In Which One Encounters a New Source of Thai Street Food in the Middle of Makati…

Mint and lemongrass sipper

While I was away in Iloilo, a new eatery moved into the spot at the Valero carpark where Pizza Niro used to be.  This, when I came back, piqued my curiosity because I saw that it was a Thai restaurant rather than another pizzeria.

Ever since Thai Mien disappeared from Times Square at the Pacific Star and Sen Lek over at the SM Makati Food Court started skimping on the portions, there hasn’t been any place in the Ayala-Paseo-de-Roxas district of Makati where I could get a decent platter of my favorite pad Thai, let alone a scrummy tumbler-full of chilled Thai milk tea.  That said, I toted along my trusty umbrella and – blustery wet weather notwithstanding – I tramped down to Valero to check the new place out.

The logo is painted straight onto the wall

The new shop’s name is Songkran – obviously named after the Thai water festival – and its interiors are bare-bones simple.  The walls were simply whitewashed sans embellishments save for the logo painted onto one wall and the fuschia-colored elephant pointing the way to the restrooms.

Inside Songkran

The ceiling is decorated with simple wooden slats and wire-cage lanterns holding incandescent bulbs – though the bulk of the lighting comes from recessed tungsten fixtures in the middle of the ceiling.  The tables are plain wooden ones without benefit of tablecloths or cloth napkins and the seats are communal benches as opposed to individual chairs – a move that encourages diners to make new friends by way of sharing their tables with others.  But the homespun decor’s not what I came in for – I came in for the food!

Prawn Pad Thai

You can opt to have your pad Thai cooked with either prawns or sliced chicken.  Either way, it will come to your table in a plain white cardboard box with a pair of bamboo chopsticks wrapped in plastic on the side.

The noodles are scrumptiously fragrant when you open the box and the steam wafts out: you get those classic hints of scallion and soy, the toasty aroma of peanuts, and the nose-tickling fragrance of fresh lime.  The dish itself is savory with a rather sweetish flavor reminiscent of the classic Indo-Malayan condiment kecap manis (sweet, thick soy sauce) as opposed to the more savory, blossomy taste of a classic pad Thai.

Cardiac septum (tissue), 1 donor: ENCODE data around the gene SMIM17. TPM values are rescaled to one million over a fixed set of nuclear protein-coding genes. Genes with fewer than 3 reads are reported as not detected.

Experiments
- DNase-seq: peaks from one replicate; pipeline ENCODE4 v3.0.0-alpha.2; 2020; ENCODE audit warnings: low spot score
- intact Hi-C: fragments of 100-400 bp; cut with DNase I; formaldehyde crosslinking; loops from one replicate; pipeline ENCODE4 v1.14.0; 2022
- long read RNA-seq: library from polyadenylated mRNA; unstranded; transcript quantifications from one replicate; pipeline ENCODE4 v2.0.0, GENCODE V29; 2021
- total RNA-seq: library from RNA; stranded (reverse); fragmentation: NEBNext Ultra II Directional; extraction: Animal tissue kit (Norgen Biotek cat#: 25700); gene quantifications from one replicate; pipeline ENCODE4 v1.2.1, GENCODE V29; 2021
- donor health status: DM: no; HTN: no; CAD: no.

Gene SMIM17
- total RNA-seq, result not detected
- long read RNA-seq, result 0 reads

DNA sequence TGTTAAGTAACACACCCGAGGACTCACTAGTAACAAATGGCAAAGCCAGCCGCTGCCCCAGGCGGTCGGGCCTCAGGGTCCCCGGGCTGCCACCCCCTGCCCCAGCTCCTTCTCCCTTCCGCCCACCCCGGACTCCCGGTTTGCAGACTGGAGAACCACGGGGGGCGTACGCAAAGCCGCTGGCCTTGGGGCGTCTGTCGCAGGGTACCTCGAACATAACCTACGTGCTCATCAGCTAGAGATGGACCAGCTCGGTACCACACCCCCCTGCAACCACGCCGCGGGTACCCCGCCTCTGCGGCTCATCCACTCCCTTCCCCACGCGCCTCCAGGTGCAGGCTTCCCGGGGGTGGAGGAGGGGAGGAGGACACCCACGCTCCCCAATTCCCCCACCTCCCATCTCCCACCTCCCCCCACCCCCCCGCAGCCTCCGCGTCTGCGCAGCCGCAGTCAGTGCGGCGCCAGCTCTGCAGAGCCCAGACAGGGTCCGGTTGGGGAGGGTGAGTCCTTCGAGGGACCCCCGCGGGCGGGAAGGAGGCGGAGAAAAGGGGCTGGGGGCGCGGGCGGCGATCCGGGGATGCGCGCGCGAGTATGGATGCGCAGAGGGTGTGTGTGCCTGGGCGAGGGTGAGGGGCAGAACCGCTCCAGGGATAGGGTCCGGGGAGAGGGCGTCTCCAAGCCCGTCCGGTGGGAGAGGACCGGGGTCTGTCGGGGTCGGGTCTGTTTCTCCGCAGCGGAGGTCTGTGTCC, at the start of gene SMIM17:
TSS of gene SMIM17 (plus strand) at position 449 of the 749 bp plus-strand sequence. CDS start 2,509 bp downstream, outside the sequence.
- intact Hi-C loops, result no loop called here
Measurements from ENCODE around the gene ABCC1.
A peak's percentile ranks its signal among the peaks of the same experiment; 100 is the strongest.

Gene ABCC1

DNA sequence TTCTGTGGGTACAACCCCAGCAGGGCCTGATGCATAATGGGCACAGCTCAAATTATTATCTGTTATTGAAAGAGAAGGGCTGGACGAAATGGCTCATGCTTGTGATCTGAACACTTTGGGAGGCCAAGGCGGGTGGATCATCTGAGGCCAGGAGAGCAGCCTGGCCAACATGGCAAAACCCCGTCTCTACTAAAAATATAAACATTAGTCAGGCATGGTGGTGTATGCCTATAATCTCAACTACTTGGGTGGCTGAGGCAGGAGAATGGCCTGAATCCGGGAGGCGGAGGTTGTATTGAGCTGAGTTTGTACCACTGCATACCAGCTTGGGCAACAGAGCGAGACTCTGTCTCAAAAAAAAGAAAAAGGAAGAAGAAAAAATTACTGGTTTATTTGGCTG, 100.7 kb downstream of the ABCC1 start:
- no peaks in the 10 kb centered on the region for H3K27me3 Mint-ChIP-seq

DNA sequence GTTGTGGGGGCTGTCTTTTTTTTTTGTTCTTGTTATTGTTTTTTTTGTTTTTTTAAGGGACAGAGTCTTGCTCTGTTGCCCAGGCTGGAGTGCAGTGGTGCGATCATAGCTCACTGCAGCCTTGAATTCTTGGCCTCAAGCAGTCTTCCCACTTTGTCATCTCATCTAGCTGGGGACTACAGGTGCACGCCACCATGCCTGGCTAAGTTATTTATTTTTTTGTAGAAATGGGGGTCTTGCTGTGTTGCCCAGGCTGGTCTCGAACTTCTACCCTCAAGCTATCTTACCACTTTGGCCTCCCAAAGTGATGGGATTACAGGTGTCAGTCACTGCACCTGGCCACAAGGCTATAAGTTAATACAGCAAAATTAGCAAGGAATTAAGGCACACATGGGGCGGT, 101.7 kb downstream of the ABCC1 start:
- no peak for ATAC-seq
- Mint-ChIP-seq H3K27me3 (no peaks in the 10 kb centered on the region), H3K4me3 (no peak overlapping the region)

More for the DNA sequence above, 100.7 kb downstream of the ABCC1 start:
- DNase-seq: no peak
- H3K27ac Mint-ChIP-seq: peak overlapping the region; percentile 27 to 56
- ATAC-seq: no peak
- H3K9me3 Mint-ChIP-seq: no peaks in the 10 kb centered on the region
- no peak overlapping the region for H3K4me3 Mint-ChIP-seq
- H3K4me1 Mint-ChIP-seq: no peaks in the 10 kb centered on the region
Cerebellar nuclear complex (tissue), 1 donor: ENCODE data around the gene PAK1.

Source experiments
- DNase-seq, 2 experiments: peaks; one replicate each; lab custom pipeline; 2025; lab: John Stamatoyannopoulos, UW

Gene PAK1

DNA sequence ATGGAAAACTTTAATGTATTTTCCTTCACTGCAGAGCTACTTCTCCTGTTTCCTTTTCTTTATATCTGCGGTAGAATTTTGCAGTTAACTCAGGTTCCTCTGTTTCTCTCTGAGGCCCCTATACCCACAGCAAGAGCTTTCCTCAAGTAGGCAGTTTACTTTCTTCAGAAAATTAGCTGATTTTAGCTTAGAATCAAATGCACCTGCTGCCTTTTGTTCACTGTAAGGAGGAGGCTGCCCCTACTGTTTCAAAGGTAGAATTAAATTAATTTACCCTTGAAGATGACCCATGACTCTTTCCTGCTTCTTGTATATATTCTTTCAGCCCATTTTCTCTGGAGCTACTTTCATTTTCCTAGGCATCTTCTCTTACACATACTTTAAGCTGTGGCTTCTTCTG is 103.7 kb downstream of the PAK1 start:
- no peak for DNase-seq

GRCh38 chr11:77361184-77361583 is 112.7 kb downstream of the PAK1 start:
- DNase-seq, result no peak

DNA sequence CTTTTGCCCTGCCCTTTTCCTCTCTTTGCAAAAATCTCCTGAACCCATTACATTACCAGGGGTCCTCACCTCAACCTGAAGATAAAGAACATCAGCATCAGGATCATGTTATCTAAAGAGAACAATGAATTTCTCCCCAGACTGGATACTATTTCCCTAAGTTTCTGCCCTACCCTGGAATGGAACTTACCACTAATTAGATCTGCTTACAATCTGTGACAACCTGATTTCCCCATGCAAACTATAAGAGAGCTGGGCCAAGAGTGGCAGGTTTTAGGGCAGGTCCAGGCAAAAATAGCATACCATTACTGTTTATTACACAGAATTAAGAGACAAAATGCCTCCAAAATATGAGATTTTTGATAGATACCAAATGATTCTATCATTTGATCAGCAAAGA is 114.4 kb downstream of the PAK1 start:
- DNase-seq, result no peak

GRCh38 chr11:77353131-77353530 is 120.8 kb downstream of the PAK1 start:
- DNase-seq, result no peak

But it works, though, and the noodles are just a shade over al dente and are properly chewy and the flavors moreish.  Peanuts and chives add crunch to the dish and the nicely cooked prawns add a briny-sweet counterpoint.

Tup tim krob, anyone?

I don’t usually order Thai desserts, but the water chestnuts in pandan [screwpine] coconut milk seemed like an interesting choice.

Known as tup tim krob, this dessert is supposed to be red as opposed to the tumbler of green layers that came to my table.  The name essentially translates as “mock pomegranate seeds” because the diced water chestnuts used for the recipe are rolled in pink-dyed tapioca starch before cooking and this results in shimmering, ruby-esque tidbits suspended in thick coconut cream and a pink-hued sugar syrup.

Songkran’s version of the dish involves rolling the diced water chestnuts in a pandan-infused tapioca before cooking.  The resulting little “emeralds” are then layered in a clear plastic tumbler with lightly sweetened coconut cream, pandan-flavored syrup, and crushed ice to serve.  It is a tasty, whimsical mix of flavors, colors, and textures: the “emeralds” are chewy outside and crunchy within, the silkiness of the coconut cream contrasting with the somewhat watery syrup, the nutty-floral taste of screwpine permeates the whole thing.  All in all, it was rather good.

The perfect thing to drink with all this is the one shown at the top of this post: a chilled, soothing sipper compounded with fresh mint, sugar syrup, and crushed lemongrass – quite a restorative thing for those days when the stormy weather seems to seep deep into one’s bones.

Songkran Authentic Thai Street Food: Ground Floor – Valero Carpark, Valero St., Salcedo Village, Makati